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Expert: Disease Avoidance Instincts No Match For COVID-19

Humans guard against illnesses by avoiding those who look or act sick. But how does that "behavioral immune system" contend with pandemics like coronavirus, which can spread without symptoms?

Pathogen-avoidance psychology describes how people detect and react to cues of infection risk.

"You may experience anxiety or in certain contexts you might experience disgust. That's really tied to this idea of preventing infection, because the kinds of things that we become disgusted by are those that are highly pathogenic," said Joshua Ackerman, an associate professor of psychology at the University of Michigan.

But those traits evolved before humans built civilizations that spawned pandemics, and tend to focus on symptoms like sneezing, coughing or open sores.

In an opinion piece in the journal Trends in Cognitive Sciences, Ackerman explains why those instincts fare poorly against COVID-19, which requires people take precautions against germs, which are effectively invisible, and to trust experts' say-so over their own sensory input.

"We know that there is a misfit between what people are designed to look for and what's actually dangerous," he said.

The global spread of coronavirus has raised interest in the psychology of infectious disease responses, inspiring some to turn to frameworks like pathogen-avoidance psychology.

But pandemics often don't work like typical bugs. Cholera only causes symptoms in 1 in 10 cases, and shunning symptomatic people does little to guard against the disease. That's because cholera spreads through the consumption of cholera bacteria, often via shared water supplies tainted with fecal matter.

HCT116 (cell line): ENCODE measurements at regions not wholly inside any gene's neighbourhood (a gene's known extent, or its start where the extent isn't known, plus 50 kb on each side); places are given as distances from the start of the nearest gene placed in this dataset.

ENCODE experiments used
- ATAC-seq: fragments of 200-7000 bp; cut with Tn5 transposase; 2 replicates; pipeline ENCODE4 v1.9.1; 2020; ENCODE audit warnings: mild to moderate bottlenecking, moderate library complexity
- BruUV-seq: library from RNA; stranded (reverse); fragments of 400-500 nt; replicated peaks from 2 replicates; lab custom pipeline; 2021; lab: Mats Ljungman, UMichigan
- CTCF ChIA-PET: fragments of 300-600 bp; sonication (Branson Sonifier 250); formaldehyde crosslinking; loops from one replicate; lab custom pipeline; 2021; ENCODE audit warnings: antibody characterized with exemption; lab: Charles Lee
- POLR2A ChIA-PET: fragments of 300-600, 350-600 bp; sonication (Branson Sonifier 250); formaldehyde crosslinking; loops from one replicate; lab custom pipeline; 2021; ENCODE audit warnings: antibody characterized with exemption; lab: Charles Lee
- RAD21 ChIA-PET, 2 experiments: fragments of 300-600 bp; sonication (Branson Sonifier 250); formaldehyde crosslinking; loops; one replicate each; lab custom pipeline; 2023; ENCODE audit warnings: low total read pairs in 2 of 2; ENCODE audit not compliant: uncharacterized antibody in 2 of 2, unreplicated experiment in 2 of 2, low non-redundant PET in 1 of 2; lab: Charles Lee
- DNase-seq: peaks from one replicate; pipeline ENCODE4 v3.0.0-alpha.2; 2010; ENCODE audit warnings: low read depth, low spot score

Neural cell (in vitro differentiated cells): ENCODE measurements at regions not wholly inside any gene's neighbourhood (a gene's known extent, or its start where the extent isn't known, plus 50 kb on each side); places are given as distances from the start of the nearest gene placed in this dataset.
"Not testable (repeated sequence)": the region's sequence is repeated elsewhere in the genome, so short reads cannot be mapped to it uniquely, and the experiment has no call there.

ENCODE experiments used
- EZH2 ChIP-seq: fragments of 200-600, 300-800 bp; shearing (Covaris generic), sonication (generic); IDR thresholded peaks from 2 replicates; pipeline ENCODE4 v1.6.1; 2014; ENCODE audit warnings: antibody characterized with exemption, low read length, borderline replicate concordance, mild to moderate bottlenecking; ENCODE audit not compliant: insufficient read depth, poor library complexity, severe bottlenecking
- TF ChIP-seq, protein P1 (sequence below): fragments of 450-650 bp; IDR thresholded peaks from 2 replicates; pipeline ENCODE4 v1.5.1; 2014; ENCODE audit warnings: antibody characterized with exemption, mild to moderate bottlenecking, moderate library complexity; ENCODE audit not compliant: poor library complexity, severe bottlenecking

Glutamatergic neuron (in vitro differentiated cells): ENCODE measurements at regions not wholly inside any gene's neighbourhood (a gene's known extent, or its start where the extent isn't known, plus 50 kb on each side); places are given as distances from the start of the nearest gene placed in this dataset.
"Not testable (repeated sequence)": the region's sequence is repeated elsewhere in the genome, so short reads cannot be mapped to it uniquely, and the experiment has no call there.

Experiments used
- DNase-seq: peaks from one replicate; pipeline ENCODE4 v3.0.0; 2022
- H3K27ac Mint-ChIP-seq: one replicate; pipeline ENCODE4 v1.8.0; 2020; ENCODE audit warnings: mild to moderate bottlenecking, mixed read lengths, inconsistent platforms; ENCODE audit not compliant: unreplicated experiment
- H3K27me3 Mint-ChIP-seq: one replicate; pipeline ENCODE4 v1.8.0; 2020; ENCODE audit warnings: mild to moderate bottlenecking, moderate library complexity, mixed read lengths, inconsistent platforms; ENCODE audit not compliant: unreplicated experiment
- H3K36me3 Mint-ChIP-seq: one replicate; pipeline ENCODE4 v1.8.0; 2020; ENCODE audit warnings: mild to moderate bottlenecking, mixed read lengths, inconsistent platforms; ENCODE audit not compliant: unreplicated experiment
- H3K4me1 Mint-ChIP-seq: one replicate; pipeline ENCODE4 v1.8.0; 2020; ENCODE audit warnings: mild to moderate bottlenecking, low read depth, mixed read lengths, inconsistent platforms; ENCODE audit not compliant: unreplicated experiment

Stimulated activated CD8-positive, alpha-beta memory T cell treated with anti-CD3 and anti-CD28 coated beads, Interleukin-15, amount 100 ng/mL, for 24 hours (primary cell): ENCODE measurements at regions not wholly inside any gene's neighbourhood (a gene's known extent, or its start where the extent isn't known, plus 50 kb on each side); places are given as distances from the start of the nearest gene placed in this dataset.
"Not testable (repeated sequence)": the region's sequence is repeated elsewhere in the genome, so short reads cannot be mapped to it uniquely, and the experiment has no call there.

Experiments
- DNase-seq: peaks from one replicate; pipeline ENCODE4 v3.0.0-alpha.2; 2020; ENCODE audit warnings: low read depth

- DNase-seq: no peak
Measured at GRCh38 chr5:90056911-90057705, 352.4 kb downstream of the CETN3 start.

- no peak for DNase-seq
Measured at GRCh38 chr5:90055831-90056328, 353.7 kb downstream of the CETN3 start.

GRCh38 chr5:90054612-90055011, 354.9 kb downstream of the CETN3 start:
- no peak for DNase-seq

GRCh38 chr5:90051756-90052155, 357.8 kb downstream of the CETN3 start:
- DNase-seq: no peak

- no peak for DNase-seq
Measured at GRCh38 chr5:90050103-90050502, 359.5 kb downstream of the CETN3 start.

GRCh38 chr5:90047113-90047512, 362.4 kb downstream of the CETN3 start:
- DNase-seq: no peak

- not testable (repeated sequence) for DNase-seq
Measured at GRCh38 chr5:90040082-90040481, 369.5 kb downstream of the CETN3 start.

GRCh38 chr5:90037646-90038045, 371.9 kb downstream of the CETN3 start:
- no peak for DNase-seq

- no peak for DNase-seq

"As researchers, if we're misapplying these ideas, then they're going to lead to mistakes in how we do the research and maybe misunderstandings of what the results of that research actually mean," said Ackerman.

Ackerman fears such muddles could further erode public trust in science at a time when effective containment and response depend on it.

They could also lead experts to waste time, energy and resources on the wrong interventions.

As for COVID-19, Ackerman says he does not know of a current model that quite captures its nuances. The closest analogue he and his colleagues could manage was an admittedly imperfect one: radiation from nuclear fallout.

"It's not a threat that is like a wild animal or a dangerous person that might be chasing after you. Instead, it's a threat that exists in a place and can be spread through nonobvious means."

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Nicholas Gerbis was a senior field correspondent for KJZZ’s Arizona Science Desk from 2016 to 2024.